While last week we focused on bank mobile app usage, in this article we take a look at how mobile and online usage compares to see what insights we can glean for bank marketing and customer experience management. Because your phone is always close-at-hand, mobile banking usage tends to be more stable and regular throughout the week and day. Mobile app banking usage tends to peak around lunch and stay steady until the late evening. This is different than website usage and this difference is worth knowing about before you set your technology and marketing budget for next year.
The Difference Between Mobile and Online Website Usage
When it comes to straight transactions, on a regular week, online banking usage is very similar to mobile usage. The bulk of the usage (below) is between the hours of 12pm and 9pm.
However, the substantial difference is that there is much less usage of online banking during the early hours of the day. The phone, not the computer, is where both businesses and consumers go first when they get up, at the breakfast table and on their way to work.
Time on Site
The picture becomes a little clearer when you analyze the amount of engagement or the time on each page of a typical bank’s website. Here, you see customers conduct more complicated transactions, problem resolution, and research at much more defined times than on mobile. While the mobile customer tends to generally shift research later in the day and after dinner, the online customer tends to stay on the site longer on Tuesdays and during lunch on Saturdays.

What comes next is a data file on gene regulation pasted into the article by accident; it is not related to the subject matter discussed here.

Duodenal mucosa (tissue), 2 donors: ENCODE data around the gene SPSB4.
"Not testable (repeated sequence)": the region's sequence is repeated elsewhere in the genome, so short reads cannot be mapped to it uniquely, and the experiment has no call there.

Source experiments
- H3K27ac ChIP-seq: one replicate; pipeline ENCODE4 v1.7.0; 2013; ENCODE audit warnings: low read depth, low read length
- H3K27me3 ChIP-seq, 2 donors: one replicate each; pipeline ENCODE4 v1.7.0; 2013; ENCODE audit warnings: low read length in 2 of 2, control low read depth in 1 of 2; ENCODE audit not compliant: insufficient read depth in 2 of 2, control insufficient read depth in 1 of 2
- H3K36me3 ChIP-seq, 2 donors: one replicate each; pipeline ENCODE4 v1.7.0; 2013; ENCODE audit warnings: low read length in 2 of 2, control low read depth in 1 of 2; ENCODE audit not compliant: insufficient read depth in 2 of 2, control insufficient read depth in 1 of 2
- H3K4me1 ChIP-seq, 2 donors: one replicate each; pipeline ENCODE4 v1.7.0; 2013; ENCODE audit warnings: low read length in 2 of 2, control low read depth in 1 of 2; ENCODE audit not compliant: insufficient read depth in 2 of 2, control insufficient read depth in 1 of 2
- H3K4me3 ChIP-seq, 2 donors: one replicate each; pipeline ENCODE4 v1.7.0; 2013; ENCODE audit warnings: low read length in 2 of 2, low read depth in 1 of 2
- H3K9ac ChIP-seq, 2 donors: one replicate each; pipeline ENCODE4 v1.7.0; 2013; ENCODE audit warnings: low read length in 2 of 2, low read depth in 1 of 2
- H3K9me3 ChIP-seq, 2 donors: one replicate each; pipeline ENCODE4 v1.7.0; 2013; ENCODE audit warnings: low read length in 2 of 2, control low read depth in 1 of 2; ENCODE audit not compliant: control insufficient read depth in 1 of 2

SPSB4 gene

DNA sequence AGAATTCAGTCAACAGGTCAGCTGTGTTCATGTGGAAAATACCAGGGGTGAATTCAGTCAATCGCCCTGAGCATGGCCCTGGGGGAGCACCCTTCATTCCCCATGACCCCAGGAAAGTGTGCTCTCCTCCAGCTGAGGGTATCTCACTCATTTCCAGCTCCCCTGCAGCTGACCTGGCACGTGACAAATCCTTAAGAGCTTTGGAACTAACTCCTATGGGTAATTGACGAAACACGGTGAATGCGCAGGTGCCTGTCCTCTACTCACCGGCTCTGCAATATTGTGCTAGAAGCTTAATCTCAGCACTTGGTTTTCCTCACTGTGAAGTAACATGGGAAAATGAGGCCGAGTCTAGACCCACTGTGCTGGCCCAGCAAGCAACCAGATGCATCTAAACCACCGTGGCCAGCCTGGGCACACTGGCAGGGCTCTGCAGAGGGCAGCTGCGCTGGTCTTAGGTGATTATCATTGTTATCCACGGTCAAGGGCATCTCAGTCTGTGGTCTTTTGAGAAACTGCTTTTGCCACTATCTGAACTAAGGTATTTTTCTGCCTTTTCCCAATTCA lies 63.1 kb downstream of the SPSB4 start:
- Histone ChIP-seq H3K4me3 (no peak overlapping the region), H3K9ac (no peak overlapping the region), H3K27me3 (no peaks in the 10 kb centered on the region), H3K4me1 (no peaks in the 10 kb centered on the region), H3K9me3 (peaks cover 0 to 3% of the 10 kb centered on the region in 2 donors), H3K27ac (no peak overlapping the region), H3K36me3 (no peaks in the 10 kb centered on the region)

The other interesting aspect of customers that use your bank’s website is that under most “special situations” to include holiday shorten weeks, customers will prioritize Tuesdays and Thursdays above other banking days. The number of people hitting a bank’s site when there is a Monday holiday, for example, shifts to a Thursday (below).
In a similar fashion, when there is a holiday day, customers spend more time on the site on Tuesday (below).
In fact, when customers have other events in their lives, such as acts of god, large scale news events, major sporting events, or anything else that takes time, customers will tend to prioritize either Tuesday or Thursday to handle their minimum banking needs.
Putting This Into Action
Similar to our insight into mobile banking usage (HERE), bank managers, product designers, and marketers want to consider running new releases, content, and information on Tuesday and Thursdays in order to reach the most customers.
More transactional information such as information about rates, fees, or special opportunities should be run during the day, while more content and product education should be shifted later.
Further, mobile-specific information should be earlier in the morning, while bank website messaging should be in the afternoon.
We will also point out that it is around this time that bank marketing suffers a massive hit to return on investment. Usually right around the 20th of November, until the first week in January, customers shift their attention to the holidays while at the same time, marketing becomes substantially more expensive driven by retail advertising space demand. As a result, bank marketing during this time is the least effective when compared to the rest of the year.
As such, we recommend limiting any marketing spend during this time, restraining customer messaging to Tuesdays and Thursdays, and spend the resources setting up for the best time in bank marketing – the first couple of weeks in January.
Submitted by Chris Nichols on November 18, 2019